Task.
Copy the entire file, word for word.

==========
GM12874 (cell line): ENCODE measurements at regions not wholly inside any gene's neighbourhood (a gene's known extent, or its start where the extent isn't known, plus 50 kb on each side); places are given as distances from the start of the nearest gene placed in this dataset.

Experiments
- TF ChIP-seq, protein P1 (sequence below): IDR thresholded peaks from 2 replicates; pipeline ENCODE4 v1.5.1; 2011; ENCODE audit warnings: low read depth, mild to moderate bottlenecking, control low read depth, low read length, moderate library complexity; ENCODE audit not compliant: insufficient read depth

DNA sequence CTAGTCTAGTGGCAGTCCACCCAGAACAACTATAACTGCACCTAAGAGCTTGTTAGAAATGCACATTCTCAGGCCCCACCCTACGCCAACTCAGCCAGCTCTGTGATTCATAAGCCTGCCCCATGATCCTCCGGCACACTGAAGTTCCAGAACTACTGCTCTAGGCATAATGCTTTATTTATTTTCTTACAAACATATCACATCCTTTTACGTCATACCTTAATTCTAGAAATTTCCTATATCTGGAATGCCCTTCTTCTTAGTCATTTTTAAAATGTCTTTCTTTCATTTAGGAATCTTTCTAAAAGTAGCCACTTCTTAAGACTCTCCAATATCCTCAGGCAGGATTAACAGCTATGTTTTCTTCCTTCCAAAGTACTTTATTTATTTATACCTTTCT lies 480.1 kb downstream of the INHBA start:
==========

GM12874 (cell line): ENCODE measurements at regions not wholly inside any gene's neighbourhood (a gene's known extent, or its start where the extent isn't known, plus 50 kb on each side); places are given as distances from the start of the nearest gene placed in this dataset.

Experiments
- TF ChIP-seq, protein P1 (sequence below): IDR thresholded peaks from 2 replicates; pipeline ENCODE4 v1.5.1; 2011; ENCODE audit warnings: low read depth, mild to moderate bottlenecking, control low read depth, low read length, moderate library complexity; ENCODE audit not compliant: insufficient read depth

DNA sequence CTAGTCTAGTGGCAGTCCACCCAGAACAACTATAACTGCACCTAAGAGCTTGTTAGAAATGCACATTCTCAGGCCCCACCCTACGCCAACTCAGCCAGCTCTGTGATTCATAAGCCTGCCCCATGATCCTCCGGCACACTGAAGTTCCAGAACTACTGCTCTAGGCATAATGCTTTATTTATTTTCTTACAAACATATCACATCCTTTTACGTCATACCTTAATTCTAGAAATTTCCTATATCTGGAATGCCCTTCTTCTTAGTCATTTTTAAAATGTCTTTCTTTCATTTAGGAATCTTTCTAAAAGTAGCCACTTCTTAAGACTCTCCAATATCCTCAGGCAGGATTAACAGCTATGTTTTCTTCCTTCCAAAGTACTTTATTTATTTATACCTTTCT lies 480.1 kb downstream of the INHBA start: